Clinical Review

Monkeypox: Another emerging threat?

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What do we know about this infection, and how do we treat it during pregnancy?



CASE Pregnant woman’s husband is ill after traveling

A 29-year-old primigravid woman at 18 weeks’ gestation just returned from a 10-day trip to Nigeria with her husband. While in Nigeria, the couple went on safari. On several occasions during the safari, they consumed bushmeat prepared by their guides. Her husband now has severe malaise, fever, chills, myalgias, cough, and prominent submandibular, cervical, and inguinal adenopathy. In addition, he has developed a diffuse papular-vesicular rash on his trunk and extremities.

  • What is the most likely diagnosis?
  • Does this condition pose a danger to his wife?
  • What treatment is indicated for his wife?

What we know

In recent weeks, the specter of another poorly understood biological threat has emerged in the medical literature and lay press: monkeypox. This article will first review the epidemiology, clinical manifestations, and diagnosis of this infection, followed by a discussion of how to prevent and treat the condition, with special emphasis on the risks that this infection poses in pregnant women.


The monkeypox virus is a member of the orthopoxvirus genus. The variola (smallpox) virus and vaccinia virus are included in this genus. It is one of the largest of all viruses, measuring 200-250 nm. It is enveloped and contains double-stranded DNA. Its natural reservoir is probably African rodents. Two distinct strains of monkeypox exist in different geographical regions of Africa: the Central African clade and the West African clade. The Central African clade is significantly more virulent than the latter, with a mortality rate approaching 10%, versus 1% in the West African clade. The incubation period of the virus ranges from 4-20 days and averages 12 days.1,2


Monkeypox was first discovered in 1958 by Preben von Magnus in a colony of research monkeys in Copenhagen, Denmark. The first case of monkeypox in humans occurred in the Democratic Republic of Congo in 1970 in a 9-year-old boy. Subsequently, cases were reported in the Ivory Coast, Liberia, Nigeria, and Sierra Leone. The infection was limited to the rain forests of central and western Africa until 2003. At that time, the first cases in the United States were reported. The US cases occurred in the Midwest and were traced to exposure to pet prairie dogs. These animals all came from a single distributor, and they apparently were infected when they were housed in the same space with Gambian rats, which are well recognized reservoirs of monkeypox in their native habitat in Africa.1-3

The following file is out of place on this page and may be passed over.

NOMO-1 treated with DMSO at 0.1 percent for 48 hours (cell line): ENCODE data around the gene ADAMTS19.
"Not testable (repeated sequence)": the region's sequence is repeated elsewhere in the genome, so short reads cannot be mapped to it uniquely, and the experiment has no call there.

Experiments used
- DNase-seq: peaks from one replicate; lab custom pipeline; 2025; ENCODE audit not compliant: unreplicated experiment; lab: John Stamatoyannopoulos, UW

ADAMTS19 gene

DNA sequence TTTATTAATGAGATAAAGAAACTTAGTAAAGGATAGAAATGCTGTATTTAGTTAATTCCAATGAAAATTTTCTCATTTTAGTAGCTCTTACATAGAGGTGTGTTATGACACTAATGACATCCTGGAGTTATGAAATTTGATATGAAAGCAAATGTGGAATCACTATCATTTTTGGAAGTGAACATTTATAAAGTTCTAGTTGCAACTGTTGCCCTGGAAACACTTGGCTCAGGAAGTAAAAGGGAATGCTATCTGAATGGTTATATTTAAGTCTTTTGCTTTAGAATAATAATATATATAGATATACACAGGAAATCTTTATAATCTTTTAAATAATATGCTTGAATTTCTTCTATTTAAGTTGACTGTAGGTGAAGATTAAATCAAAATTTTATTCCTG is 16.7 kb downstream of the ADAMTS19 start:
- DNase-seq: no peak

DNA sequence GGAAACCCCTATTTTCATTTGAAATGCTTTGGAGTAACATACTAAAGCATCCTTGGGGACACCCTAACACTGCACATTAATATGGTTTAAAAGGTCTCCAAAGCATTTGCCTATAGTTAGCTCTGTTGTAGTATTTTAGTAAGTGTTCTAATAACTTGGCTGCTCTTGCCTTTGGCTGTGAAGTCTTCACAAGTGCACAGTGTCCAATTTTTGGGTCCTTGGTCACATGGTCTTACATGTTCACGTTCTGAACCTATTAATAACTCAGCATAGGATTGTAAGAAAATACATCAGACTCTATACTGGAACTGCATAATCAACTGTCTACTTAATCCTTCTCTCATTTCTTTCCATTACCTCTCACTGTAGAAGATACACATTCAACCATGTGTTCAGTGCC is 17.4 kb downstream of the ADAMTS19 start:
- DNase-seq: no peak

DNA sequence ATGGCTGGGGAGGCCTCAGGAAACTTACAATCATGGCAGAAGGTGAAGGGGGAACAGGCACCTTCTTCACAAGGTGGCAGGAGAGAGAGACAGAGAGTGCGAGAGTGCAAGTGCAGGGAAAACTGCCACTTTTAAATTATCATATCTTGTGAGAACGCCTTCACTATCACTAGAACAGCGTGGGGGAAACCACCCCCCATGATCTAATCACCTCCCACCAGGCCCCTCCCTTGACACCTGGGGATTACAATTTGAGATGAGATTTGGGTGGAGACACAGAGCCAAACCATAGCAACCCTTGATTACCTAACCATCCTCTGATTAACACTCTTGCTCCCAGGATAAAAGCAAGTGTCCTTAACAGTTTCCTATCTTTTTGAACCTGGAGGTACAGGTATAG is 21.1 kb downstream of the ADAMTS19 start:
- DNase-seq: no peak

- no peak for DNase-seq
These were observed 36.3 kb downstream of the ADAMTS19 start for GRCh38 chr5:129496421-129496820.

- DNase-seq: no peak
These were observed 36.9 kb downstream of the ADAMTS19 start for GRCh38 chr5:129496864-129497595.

A limited outbreak of monkeypox occurred in the United Kingdom in 2018. Seventy-one cases, with no fatalities, were reported. In 2021 another US case of monkeypox was reported in Dallas, Texas, in an individual who had recently traveled to the United States from Nigeria. A second US case was reported in November 2021 from a patient in Maryland who had returned from a visit to Nigeria. Those were the only 2 reported cases of monkeypox in the United States in 2021.1-3

Then in early May 2022, the United Kingdom reported 9 cases of monkeypox. The first infected patient had recently traveled to Nigeria and, subsequently, infected 2 members of his family.4 On May 18, the Massachusetts Department of Public Health confirmed a case of monkeypox in an adult man who had recently traveled to Canada. As of July 7, 6,027 cases have been reported from at least 39 countries.5 Eight states in the United States reported cases. To date, 73 deaths have occurred in this recent outbreak of infections (case fatality rate, 4.5%).4-6

The current outbreak is unusual in that, previously, almost all cases occurred in western and central Africa in remote tropical rain forests. Infection usually resulted from close exposure to rats, rabbits, squirrels, monkeys, porcupines, and gazelles. Exposure occurred when persons captured, slaughtered, prepared, and then ate these animals for food without properly cooking the flesh.

The leading theory is that the present outbreak originated among men who had sex with men at 2 raves held in Spain and Belgium. The virus appears to have been spread by skin-to-skin contact, by respiratory droplets, by contact with contaminated bedding, and probably by sperm.2,4,6

Continue to: Clinical manifestations...


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